January 18, 1928
On a Christmas day more than four score years ago – the twenty-fifth of December, 1845 – a man, a woman, and eight children, a hardy little band, stepped ashore from the broad Columbia to find Fort Vancouver a little trade center in the wilderness, hospitable to the travelers it was later to fight so determinedly. Thus the Shorts, farmers of Pennsylvania and Illinois, came to Vancouver.
There is no history to which one can turn to find out what these pioneers thought of this one spot in a wilderness. But they must have liked it even then. Maybe the man, bearded and rugged, saw in the untouched forest a farm, and a home a a peaceful if active end to the trail from Illinois. Maybe the woman, sturdy and strong and capable, saw a bright home and a land where her children might hew their way unhampered for lack of enough room in the world.
They must have wandered about looking, this Amos S. and Esther Short, and they must have said, “Now there’s a likely place. Twouldn’t take so much clearing, and the land is good …” They must have looked, and they must have spoken, for they came back.
Not just right away, of course. This was a broad land. they would look elsewhere. But they came back in 1847, from the place that is now the town of Linnton, Oregon, and so this city of Vancouver began, unknown to the pioneers.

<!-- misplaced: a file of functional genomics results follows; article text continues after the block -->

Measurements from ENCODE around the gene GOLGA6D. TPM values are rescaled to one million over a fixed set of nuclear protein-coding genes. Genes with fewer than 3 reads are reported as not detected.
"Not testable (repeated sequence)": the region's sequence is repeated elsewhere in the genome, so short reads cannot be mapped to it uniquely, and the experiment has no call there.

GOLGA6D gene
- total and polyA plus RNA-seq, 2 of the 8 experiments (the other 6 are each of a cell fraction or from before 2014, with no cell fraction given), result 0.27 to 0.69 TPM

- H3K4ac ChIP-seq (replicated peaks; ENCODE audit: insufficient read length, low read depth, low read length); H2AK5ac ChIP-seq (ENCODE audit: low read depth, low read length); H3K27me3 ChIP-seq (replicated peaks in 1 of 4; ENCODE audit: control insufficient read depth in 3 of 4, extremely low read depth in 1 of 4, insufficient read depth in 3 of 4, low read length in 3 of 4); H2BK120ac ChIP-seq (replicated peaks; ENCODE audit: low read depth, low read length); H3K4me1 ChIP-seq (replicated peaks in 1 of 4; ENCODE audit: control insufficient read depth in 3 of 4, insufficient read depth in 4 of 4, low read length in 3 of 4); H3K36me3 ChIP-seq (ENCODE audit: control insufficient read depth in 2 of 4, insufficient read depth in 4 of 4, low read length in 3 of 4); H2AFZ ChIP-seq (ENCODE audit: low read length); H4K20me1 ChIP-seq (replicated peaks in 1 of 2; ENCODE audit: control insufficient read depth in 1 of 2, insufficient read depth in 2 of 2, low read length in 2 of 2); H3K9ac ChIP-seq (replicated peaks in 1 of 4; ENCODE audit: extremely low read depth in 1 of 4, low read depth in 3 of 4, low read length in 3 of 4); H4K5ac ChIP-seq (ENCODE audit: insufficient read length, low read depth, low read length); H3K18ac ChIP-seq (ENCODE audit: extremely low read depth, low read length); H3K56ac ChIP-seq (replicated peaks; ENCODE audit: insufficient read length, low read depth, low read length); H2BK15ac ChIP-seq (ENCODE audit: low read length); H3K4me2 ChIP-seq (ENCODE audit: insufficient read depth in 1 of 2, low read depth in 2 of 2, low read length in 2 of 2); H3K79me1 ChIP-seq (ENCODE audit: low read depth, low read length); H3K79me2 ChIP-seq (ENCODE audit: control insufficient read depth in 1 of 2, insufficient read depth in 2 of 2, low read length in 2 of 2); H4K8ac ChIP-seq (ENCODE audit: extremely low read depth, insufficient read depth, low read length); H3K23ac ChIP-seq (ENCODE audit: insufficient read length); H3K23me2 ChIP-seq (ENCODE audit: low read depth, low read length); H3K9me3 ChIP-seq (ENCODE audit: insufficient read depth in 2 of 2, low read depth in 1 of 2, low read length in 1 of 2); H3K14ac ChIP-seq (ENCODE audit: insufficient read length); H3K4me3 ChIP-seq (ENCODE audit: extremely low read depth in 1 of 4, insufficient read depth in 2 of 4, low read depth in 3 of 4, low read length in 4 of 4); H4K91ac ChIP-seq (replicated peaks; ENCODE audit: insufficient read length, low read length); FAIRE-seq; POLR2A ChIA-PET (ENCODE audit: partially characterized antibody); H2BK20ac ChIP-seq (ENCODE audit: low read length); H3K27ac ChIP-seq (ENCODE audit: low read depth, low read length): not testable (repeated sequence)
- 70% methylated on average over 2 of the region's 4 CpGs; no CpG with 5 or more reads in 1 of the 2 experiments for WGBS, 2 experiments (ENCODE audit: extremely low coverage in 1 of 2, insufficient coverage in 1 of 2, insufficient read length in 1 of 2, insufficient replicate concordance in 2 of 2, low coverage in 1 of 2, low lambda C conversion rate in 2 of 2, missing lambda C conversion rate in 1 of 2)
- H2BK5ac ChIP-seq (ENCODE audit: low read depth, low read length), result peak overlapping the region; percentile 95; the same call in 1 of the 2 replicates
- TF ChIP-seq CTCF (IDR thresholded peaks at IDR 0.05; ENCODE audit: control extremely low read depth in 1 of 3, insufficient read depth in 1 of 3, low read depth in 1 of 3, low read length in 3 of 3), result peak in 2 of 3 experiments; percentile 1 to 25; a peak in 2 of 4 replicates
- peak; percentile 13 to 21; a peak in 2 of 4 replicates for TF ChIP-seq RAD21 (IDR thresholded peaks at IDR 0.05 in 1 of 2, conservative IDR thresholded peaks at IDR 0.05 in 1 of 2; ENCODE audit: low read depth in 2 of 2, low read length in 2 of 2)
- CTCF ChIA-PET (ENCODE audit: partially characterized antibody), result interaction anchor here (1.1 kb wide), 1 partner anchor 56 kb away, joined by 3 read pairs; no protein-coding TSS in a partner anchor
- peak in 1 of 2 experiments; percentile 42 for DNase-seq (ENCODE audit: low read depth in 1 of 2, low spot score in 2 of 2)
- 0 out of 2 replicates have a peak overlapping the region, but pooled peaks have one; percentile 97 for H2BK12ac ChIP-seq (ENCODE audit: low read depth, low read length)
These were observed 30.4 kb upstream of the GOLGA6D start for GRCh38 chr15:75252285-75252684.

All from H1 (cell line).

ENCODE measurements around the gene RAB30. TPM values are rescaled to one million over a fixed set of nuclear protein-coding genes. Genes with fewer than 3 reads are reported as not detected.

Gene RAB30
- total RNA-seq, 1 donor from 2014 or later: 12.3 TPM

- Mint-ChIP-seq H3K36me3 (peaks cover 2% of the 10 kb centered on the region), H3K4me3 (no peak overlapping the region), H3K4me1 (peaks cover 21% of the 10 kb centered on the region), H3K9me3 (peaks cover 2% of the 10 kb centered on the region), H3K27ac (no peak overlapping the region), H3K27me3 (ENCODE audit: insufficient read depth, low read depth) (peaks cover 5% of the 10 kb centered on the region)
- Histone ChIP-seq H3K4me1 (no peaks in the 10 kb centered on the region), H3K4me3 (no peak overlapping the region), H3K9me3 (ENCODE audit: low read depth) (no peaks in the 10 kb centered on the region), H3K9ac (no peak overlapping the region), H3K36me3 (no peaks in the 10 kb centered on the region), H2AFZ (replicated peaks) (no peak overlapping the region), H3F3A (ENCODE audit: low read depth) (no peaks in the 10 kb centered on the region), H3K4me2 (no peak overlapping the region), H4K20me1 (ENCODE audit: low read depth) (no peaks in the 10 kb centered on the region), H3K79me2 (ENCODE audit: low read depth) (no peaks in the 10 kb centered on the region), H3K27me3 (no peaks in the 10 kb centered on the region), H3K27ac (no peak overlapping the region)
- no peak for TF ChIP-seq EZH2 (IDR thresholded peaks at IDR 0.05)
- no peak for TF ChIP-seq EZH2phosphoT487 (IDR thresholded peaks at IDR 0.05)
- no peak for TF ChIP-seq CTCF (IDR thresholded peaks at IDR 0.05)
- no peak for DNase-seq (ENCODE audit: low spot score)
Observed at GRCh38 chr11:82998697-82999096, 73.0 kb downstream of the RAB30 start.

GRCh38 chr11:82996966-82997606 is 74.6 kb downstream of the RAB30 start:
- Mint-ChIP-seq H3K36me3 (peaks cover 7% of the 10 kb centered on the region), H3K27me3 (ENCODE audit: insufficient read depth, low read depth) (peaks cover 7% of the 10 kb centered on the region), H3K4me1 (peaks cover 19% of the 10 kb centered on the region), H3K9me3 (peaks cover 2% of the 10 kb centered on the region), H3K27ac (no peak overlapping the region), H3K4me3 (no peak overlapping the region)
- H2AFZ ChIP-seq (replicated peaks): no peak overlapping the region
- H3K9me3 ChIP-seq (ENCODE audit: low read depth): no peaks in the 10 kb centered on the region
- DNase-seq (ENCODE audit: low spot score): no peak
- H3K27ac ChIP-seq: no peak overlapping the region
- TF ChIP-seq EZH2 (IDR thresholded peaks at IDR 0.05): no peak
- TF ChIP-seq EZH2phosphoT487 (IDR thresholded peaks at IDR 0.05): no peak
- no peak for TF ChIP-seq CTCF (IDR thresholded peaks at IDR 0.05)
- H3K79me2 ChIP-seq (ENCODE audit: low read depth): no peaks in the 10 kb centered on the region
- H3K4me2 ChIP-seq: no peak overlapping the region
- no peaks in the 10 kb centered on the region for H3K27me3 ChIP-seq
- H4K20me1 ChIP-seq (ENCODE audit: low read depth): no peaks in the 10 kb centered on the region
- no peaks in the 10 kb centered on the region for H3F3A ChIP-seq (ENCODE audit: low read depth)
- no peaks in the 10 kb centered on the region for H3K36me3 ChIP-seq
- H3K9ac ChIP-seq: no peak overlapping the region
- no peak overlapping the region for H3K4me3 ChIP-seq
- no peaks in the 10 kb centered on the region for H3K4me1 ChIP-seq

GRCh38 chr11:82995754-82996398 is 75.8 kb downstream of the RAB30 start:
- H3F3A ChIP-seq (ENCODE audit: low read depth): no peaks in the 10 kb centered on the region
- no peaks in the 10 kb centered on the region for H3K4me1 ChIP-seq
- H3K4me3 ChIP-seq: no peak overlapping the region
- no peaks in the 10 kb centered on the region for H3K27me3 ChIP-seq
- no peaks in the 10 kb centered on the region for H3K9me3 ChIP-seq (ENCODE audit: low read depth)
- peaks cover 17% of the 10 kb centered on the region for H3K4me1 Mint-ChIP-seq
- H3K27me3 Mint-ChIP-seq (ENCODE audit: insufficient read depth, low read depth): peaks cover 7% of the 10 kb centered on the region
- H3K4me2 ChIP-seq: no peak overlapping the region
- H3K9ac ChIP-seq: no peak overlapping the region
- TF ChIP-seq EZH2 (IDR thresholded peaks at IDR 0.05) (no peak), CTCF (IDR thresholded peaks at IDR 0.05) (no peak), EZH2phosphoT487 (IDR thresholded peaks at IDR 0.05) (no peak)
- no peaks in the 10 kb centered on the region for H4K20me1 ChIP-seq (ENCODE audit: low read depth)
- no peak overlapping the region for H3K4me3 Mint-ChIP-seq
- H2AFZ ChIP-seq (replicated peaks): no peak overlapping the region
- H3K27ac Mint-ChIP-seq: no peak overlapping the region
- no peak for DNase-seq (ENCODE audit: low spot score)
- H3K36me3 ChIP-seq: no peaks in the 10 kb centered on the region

Amos and Esther Short, man and wife, took up a homestead – a donation land claim – in the wilderness near the fort. Its eastern boundary was one day to become Main street and its northern boundary was even later to become Twenty-sixth street, but the forest trees that towered along the future thoroughfares gave no hint of such a future.
That was a contrast with the present day! It is hard to realize, here in this old city, that the bustling commerce, the old buildings and even the stately shade trees all hark back to a man and a woman and a homestead in the forest.
Britain Wanted Land
Then came the cloud. A new young United States of America and an old wise British crown were contending for mastery and ownership of the broad land cleaved by the Columbia. Britain wanted to hold everything down to the north back of the river. And so the Shorts, Americans and settlers, suddenly became a menace to the claims of England and a bulwark to the claims of the United States.
Family Ordered Away
It did not take the British long to decide that the thing to do was to remove the Shorts. Only Amos and Esther Short and the children (there were ten now) would not remove. So began the strife that was to last for years and was to find Esther Short, undaunted, standing her ground alone and victorious.
The British swooped the first time when the father was not home. They took the mother and her children, put them in a boat, and took them across the Columbia to Hayden island – the Yankee side to the river where they were put ashore and told to stay.